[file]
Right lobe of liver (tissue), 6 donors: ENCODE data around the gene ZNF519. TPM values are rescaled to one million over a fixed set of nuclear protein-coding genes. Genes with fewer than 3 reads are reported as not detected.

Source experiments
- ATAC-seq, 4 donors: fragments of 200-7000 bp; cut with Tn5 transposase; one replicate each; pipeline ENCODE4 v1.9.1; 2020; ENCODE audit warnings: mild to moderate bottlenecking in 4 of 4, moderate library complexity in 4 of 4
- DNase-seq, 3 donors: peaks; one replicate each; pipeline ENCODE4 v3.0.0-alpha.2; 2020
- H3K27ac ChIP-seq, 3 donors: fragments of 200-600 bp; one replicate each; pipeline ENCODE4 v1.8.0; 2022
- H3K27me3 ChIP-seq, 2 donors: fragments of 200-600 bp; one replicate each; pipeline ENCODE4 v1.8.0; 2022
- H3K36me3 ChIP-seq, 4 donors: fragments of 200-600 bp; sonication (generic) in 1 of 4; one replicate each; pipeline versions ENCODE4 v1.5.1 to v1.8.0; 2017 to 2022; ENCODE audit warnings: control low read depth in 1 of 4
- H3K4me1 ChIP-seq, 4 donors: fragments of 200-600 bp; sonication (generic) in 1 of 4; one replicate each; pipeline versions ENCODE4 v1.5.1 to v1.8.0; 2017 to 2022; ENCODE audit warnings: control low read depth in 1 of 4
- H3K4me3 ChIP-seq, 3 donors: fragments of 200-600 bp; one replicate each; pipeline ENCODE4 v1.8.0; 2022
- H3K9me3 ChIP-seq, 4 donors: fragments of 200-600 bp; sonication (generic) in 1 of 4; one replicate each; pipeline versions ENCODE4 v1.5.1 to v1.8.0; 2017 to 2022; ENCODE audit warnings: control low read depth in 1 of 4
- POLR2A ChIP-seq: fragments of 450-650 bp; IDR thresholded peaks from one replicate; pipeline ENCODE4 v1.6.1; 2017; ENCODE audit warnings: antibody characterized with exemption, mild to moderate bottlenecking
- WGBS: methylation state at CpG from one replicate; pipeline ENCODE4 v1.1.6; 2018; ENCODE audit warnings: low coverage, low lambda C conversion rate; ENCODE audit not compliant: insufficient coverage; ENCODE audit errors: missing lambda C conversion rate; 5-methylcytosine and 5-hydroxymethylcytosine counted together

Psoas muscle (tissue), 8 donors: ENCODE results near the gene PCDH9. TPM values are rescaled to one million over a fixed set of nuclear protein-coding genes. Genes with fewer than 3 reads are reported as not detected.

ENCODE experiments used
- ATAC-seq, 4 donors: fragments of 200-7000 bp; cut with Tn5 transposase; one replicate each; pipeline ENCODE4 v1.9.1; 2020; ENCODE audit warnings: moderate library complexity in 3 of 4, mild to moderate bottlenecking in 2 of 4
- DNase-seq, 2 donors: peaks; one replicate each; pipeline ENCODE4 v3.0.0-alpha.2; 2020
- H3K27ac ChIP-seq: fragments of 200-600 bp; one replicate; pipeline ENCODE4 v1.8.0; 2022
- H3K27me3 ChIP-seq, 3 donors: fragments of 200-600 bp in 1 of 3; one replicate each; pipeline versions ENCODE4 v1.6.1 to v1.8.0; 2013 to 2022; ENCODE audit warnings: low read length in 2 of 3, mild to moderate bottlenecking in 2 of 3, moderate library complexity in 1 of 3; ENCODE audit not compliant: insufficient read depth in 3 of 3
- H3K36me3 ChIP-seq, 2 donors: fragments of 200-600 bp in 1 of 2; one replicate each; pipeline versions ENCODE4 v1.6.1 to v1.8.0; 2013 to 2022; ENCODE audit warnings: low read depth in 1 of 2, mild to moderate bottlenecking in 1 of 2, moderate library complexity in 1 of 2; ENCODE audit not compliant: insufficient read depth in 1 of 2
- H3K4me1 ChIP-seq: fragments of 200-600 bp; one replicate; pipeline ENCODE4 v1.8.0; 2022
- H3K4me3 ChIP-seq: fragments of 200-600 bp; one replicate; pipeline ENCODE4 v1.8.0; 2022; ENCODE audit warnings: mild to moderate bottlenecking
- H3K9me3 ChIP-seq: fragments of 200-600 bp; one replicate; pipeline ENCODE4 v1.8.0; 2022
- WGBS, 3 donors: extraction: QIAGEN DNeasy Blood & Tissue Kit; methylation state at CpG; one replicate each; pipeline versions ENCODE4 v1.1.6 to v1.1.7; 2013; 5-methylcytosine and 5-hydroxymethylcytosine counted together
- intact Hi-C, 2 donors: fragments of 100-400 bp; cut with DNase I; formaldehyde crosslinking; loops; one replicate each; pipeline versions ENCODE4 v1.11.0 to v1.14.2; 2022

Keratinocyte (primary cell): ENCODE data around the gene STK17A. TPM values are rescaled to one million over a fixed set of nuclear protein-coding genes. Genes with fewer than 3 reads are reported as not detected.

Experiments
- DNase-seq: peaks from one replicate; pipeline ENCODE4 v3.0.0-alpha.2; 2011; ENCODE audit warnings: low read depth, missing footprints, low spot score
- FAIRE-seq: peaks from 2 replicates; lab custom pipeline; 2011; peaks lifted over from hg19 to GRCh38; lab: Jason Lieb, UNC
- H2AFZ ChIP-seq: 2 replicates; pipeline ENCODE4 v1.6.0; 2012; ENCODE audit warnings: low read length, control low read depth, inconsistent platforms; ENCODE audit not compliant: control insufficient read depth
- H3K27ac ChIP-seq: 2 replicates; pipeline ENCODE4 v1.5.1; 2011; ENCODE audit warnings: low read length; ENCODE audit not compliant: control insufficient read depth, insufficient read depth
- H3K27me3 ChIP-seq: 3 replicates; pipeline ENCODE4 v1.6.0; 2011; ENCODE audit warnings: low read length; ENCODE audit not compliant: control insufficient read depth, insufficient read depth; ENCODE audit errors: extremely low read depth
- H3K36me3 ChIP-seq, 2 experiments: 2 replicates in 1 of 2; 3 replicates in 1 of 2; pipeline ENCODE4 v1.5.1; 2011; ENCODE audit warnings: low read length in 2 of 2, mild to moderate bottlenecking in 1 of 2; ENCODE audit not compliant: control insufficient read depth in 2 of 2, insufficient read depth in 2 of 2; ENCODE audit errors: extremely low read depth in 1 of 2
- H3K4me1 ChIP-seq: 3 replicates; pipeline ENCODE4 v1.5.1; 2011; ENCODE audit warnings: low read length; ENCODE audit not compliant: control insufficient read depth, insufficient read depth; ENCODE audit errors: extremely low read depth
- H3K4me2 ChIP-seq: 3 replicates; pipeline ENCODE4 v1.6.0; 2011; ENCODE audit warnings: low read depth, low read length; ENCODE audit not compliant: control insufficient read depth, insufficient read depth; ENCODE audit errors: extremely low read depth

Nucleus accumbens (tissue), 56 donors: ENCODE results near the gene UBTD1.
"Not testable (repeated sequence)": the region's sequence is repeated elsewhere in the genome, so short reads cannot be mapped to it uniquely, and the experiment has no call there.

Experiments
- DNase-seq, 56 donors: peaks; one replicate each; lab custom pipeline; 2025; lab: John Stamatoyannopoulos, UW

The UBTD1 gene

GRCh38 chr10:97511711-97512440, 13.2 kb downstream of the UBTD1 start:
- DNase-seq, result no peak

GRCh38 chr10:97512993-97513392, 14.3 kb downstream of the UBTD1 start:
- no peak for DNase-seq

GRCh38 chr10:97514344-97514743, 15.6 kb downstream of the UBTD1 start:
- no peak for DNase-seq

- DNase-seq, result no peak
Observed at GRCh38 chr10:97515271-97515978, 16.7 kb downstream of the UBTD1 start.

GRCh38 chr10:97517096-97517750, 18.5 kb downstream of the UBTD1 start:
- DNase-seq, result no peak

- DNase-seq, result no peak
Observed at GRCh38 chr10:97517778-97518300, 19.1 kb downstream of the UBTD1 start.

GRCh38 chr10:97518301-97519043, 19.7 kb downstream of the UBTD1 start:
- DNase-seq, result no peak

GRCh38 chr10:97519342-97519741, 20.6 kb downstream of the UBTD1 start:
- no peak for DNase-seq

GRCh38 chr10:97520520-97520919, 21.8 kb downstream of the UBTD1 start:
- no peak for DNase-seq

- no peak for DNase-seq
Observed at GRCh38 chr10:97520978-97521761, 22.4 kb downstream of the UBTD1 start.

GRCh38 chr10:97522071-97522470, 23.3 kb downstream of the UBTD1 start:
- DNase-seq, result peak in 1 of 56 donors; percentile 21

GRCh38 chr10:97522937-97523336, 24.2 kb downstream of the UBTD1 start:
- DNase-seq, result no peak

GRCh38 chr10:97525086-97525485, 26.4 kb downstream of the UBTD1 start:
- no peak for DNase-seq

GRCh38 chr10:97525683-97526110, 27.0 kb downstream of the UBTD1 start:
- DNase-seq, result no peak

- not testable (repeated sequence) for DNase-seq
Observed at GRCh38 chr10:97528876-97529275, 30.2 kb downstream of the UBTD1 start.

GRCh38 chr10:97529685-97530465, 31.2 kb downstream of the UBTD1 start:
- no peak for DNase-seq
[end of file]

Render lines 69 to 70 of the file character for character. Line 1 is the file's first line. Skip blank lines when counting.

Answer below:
Observed at GRCh38 chr10:97528876-97529275, 30.2 kb downstream of the UBTD1 start.

GRCh38 chr10:97529685-97530465, 31.2 kb downstream of the UBTD1 start: